Drama factor so far? There was some during the first game. NDSU's Ben Woodside put up 37 on KU, and the Bison were always within a few possessions of making this game really tight down the stretch.
SOUTH REGIONAL (MEMPHIS, TENN.)
No. 2 Oklahoma vs. No. 3 Syracuse, Friday, 7:27 p.m. ET
No. 2 Oklahoma
How did the Sooners get here? Oklahoma outclassed Morgan State in the opener, winning by 28 and then holding off a gritty Michigan by 10 in the second round.
Oklahoma played some of its best stretches of basketball in Kansas City for the first time since national player of the year favorite Blake Griffin returned from a concussion suffered in late February. The Sooners looked the part of a potential national title team in stretches of the two games at the Sprint Center. They had the requisite balance needed to feel confident they can advance.
Who's hot? Griffin. The Big 12 has been on quite a run of late, with Texas' Kevin Durant and Kansas State's Michael Beasley as featured tourney players in consecutive seasons. But neither reached the Sweet 16. It would have been a shame if Griffin was out before the second weekend of the tournament. He has a shot to be in uniform when the awards are given out at the Final Four. Griffin poured in 33 points and grabbed 17 boards in the win over Michigan.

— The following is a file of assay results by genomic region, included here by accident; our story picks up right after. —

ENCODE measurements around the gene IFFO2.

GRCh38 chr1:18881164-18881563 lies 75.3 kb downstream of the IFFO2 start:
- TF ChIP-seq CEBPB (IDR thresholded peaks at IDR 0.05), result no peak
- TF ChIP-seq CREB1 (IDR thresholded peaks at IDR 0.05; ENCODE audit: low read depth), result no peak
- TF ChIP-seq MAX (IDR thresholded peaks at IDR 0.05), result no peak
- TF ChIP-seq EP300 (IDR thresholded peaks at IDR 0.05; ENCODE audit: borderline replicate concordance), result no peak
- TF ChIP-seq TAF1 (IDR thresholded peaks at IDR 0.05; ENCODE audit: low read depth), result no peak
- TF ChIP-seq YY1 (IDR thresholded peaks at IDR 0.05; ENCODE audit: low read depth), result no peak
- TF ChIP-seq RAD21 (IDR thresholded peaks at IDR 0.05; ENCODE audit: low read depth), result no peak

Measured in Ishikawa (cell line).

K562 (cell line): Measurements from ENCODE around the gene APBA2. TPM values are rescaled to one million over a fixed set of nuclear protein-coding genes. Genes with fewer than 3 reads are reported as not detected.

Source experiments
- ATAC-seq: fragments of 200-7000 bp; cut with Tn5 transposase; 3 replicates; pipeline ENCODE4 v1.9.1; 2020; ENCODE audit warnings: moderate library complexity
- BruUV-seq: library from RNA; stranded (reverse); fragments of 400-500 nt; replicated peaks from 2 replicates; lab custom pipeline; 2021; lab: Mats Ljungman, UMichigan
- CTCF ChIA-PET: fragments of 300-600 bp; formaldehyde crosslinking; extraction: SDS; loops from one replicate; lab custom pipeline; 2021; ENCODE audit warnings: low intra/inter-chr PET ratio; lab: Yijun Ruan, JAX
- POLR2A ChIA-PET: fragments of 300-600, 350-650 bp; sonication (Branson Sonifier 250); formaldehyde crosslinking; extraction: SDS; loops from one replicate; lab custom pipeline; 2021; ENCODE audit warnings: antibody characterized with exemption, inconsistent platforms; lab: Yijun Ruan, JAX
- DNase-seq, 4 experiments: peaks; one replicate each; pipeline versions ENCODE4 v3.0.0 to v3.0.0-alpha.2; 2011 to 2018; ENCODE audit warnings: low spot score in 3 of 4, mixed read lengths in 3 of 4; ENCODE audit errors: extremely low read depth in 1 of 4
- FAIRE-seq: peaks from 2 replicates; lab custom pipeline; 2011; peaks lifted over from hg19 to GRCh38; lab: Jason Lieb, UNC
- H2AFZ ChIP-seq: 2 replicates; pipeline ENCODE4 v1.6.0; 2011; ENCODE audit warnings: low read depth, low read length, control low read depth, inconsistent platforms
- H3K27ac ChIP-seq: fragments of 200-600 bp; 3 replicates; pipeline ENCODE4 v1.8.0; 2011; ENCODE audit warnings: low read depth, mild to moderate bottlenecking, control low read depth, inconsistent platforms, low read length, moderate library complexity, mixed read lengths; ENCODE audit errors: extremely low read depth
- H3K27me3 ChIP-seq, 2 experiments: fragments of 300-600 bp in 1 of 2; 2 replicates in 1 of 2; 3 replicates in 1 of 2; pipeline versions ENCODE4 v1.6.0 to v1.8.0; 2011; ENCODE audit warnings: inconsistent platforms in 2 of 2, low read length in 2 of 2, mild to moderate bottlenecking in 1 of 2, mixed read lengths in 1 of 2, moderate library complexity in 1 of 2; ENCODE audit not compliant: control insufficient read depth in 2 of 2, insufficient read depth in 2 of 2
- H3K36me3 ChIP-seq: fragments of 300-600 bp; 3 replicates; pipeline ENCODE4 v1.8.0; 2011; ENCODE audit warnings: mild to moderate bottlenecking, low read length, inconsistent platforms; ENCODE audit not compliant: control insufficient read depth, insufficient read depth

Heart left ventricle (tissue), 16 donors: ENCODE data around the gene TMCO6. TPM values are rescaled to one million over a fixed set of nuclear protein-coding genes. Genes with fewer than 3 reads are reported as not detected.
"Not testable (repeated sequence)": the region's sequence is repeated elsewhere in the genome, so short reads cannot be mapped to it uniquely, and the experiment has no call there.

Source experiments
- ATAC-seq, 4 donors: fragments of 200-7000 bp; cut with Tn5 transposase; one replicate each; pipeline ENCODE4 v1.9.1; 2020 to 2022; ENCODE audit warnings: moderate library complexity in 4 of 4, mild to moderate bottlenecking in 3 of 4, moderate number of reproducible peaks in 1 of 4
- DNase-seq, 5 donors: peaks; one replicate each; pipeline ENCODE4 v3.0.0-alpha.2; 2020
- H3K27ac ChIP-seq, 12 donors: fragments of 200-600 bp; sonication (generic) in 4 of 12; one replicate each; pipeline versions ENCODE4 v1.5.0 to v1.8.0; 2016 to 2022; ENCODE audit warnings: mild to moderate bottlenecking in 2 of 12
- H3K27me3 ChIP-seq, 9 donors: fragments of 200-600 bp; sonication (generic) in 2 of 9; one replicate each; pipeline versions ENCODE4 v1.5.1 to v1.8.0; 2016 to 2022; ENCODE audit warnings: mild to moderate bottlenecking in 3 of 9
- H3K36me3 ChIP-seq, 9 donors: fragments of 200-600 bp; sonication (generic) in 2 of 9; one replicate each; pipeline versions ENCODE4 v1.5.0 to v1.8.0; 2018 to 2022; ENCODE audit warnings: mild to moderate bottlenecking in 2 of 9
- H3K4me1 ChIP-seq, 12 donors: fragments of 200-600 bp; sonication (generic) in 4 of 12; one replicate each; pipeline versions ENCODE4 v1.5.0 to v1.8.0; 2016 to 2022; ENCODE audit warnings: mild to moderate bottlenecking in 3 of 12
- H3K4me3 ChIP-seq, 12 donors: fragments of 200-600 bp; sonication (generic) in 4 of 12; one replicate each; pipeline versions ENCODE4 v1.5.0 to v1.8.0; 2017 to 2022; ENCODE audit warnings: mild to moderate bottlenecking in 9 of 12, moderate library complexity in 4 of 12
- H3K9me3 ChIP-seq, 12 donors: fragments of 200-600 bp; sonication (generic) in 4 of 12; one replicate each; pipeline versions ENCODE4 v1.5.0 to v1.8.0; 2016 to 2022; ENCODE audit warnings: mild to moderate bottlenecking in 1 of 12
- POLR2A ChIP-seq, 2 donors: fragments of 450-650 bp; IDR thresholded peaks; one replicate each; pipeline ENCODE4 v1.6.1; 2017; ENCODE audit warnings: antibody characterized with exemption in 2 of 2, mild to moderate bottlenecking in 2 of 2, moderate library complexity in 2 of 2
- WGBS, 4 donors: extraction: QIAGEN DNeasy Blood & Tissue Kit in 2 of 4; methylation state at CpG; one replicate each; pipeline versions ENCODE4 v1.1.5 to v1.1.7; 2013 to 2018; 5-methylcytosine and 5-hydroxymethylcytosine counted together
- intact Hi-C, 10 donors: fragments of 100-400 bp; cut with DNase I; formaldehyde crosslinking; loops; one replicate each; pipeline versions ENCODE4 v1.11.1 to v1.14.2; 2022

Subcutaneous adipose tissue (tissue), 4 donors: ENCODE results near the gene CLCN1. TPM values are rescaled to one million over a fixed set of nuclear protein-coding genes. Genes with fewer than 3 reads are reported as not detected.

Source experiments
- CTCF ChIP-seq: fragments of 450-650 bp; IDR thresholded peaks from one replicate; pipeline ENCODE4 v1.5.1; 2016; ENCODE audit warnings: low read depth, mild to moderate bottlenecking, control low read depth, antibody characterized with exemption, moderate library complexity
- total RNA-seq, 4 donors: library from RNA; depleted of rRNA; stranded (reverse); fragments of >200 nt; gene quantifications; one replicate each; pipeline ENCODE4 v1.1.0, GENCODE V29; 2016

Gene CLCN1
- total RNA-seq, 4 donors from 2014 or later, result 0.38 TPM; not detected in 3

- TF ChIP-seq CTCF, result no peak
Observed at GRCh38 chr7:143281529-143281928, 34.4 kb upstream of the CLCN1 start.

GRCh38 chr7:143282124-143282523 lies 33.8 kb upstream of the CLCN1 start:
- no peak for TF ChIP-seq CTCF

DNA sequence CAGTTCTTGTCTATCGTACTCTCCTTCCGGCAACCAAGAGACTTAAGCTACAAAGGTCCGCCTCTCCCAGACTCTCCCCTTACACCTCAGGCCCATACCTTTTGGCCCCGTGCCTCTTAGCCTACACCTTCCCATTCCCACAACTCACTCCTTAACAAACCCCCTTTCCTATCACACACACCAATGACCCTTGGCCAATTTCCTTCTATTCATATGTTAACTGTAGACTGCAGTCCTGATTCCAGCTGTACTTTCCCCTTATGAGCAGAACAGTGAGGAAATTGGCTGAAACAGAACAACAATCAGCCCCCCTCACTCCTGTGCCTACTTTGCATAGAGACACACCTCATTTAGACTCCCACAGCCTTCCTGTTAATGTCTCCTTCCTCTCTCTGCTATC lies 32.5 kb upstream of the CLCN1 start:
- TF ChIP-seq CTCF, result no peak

Who's not? Tony Crocker's offense hasn't clicked despite doing an outstanding job on Michigan's Manny Harris (3-of-9) defensively. Crocker was 0-of-4 on 3s and got his four points from the line in the win over the Wolverines.
What does this mean for the program? Oklahoma has a rich history in hoops and Jeff Capel has the look of a coach who isn't going to fade away, assuming he stays in Norman. But this is easily the best chance the Sooners have of winning the title since they were in the 1988 title game under Billy Tubbs. OU had to at least get to the Sweet 16 with Griffin still in the lineup.
Drama factor so far? There was some in the Michigan game as the Wolverines trailed by only one point at the half. OU started to click midway through the second half as it stretched a five-point lead with five minutes left into a seven- and then nine- and then 12-point lead over a four-minute period. The drama was when Morgan State's Ameer Ali flipped Griffin in the first round. Griffin's acrobatic move to land on his tailbone and not his neck was the most angst-ridden moment for this squad and its fan base.